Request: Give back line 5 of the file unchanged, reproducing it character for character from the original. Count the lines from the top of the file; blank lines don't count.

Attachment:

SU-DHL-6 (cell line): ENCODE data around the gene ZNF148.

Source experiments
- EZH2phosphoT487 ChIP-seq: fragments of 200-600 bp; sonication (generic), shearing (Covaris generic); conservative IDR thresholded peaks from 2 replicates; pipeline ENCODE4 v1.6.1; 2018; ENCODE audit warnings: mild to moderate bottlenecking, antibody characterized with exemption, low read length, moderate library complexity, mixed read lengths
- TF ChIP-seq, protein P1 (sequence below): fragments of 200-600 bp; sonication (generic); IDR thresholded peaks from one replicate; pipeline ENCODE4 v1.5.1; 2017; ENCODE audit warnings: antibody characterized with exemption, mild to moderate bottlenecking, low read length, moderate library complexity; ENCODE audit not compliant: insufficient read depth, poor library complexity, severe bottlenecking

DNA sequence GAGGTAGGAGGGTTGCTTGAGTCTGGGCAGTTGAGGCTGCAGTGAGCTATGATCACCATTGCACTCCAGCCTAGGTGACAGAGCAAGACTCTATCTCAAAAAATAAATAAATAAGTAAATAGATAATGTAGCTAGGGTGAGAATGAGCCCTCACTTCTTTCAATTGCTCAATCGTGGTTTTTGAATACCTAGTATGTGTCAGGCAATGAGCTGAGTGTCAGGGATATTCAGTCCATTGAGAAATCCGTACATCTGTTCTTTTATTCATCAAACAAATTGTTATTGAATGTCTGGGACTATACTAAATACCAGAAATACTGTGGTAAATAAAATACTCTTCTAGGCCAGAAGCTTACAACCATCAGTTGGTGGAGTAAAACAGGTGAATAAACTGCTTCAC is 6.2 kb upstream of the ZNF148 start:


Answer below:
DNA sequence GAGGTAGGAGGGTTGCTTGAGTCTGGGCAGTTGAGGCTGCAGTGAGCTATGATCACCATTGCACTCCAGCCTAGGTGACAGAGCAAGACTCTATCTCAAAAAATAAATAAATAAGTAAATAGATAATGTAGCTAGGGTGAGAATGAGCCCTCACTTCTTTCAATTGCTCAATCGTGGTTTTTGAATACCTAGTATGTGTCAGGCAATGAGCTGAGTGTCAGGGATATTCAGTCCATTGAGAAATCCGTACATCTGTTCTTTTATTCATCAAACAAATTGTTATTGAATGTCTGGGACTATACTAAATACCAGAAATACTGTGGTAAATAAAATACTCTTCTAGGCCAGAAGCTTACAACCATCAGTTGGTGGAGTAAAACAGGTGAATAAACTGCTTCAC is 6.2 kb upstream of the ZNF148 start: